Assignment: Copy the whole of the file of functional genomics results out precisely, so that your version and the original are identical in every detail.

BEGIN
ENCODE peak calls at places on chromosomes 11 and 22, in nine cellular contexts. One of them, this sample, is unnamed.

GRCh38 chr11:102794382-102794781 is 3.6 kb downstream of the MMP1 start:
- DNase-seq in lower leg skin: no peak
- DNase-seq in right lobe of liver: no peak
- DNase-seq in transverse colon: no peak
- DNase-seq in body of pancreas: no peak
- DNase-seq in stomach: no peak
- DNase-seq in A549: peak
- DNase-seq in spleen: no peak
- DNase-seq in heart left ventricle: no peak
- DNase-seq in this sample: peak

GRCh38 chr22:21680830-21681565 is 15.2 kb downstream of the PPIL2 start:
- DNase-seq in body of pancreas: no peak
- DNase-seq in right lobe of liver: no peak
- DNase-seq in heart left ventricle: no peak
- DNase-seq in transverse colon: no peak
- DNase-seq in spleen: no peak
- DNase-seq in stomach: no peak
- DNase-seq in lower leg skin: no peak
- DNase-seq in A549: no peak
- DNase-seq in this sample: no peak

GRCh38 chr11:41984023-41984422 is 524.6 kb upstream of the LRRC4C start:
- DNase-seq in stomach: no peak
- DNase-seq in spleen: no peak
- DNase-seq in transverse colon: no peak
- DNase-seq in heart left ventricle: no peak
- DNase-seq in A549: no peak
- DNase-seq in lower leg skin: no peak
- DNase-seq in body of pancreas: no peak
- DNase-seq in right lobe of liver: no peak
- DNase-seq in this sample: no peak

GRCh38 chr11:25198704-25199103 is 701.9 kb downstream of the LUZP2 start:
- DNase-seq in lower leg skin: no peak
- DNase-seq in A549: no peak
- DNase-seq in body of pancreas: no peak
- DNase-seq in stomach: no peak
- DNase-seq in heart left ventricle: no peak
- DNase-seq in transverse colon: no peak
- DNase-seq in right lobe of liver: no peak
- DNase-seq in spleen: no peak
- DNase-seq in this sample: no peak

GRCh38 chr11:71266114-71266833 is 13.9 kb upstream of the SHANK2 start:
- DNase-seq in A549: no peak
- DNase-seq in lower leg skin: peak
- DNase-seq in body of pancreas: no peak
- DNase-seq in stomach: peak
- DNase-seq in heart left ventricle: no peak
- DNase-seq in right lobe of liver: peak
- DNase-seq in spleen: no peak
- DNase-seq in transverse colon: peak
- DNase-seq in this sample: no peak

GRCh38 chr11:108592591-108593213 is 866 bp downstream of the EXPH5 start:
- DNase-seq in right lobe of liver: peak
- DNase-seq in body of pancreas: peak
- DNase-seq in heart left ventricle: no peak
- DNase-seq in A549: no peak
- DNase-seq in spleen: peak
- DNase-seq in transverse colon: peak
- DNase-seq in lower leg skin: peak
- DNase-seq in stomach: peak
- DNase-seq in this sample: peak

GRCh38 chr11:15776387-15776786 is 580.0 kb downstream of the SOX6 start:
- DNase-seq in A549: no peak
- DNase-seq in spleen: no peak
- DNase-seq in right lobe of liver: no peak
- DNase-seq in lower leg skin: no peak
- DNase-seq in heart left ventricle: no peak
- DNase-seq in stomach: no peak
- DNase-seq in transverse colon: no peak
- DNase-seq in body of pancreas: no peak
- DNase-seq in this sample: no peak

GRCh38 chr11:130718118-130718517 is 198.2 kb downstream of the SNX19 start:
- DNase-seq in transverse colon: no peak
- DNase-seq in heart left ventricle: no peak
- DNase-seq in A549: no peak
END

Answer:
ENCODE peak calls at places on chromosomes 11 and 22, in nine cellular contexts. One of them, this sample, is unnamed.

GRCh38 chr11:102794382-102794781 is 3.6 kb downstream of the MMP1 start:
- DNase-seq in lower leg skin: no peak
- DNase-seq in right lobe of liver: no peak
- DNase-seq in transverse colon: no peak
- DNase-seq in body of pancreas: no peak
- DNase-seq in stomach: no peak
- DNase-seq in A549: peak
- DNase-seq in spleen: no peak
- DNase-seq in heart left ventricle: no peak
- DNase-seq in this sample: peak

GRCh38 chr22:21680830-21681565 is 15.2 kb downstream of the PPIL2 start:
- DNase-seq in body of pancreas: no peak
- DNase-seq in right lobe of liver: no peak
- DNase-seq in heart left ventricle: no peak
- DNase-seq in transverse colon: no peak
- DNase-seq in spleen: no peak
- DNase-seq in stomach: no peak
- DNase-seq in lower leg skin: no peak
- DNase-seq in A549: no peak
- DNase-seq in this sample: no peak

GRCh38 chr11:41984023-41984422 is 524.6 kb upstream of the LRRC4C start:
- DNase-seq in stomach: no peak
- DNase-seq in spleen: no peak
- DNase-seq in transverse colon: no peak
- DNase-seq in heart left ventricle: no peak
- DNase-seq in A549: no peak
- DNase-seq in lower leg skin: no peak
- DNase-seq in body of pancreas: no peak
- DNase-seq in right lobe of liver: no peak
- DNase-seq in this sample: no peak

GRCh38 chr11:25198704-25199103 is 701.9 kb downstream of the LUZP2 start:
- DNase-seq in lower leg skin: no peak
- DNase-seq in A549: no peak
- DNase-seq in body of pancreas: no peak
- DNase-seq in stomach: no peak
- DNase-seq in heart left ventricle: no peak
- DNase-seq in transverse colon: no peak
- DNase-seq in right lobe of liver: no peak
- DNase-seq in spleen: no peak
- DNase-seq in this sample: no peak

GRCh38 chr11:71266114-71266833 is 13.9 kb upstream of the SHANK2 start:
- DNase-seq in A549: no peak
- DNase-seq in lower leg skin: peak
- DNase-seq in body of pancreas: no peak
- DNase-seq in stomach: peak
- DNase-seq in heart left ventricle: no peak
- DNase-seq in right lobe of liver: peak
- DNase-seq in spleen: no peak
- DNase-seq in transverse colon: peak
- DNase-seq in this sample: no peak

GRCh38 chr11:108592591-108593213 is 866 bp downstream of the EXPH5 start:
- DNase-seq in right lobe of liver: peak
- DNase-seq in body of pancreas: peak
- DNase-seq in heart left ventricle: no peak
- DNase-seq in A549: no peak
- DNase-seq in spleen: peak
- DNase-seq in transverse colon: peak
- DNase-seq in lower leg skin: peak
- DNase-seq in stomach: peak
- DNase-seq in this sample: peak

GRCh38 chr11:15776387-15776786 is 580.0 kb downstream of the SOX6 start:
- DNase-seq in A549: no peak
- DNase-seq in spleen: no peak
- DNase-seq in right lobe of liver: no peak
- DNase-seq in lower leg skin: no peak
- DNase-seq in heart left ventricle: no peak
- DNase-seq in stomach: no peak
- DNase-seq in transverse colon: no peak
- DNase-seq in body of pancreas: no peak
- DNase-seq in this sample: no peak

GRCh38 chr11:130718118-130718517 is 198.2 kb downstream of the SNX19 start:
- DNase-seq in transverse colon: no peak
- DNase-seq in heart left ventricle: no peak
- DNase-seq in A549: no peak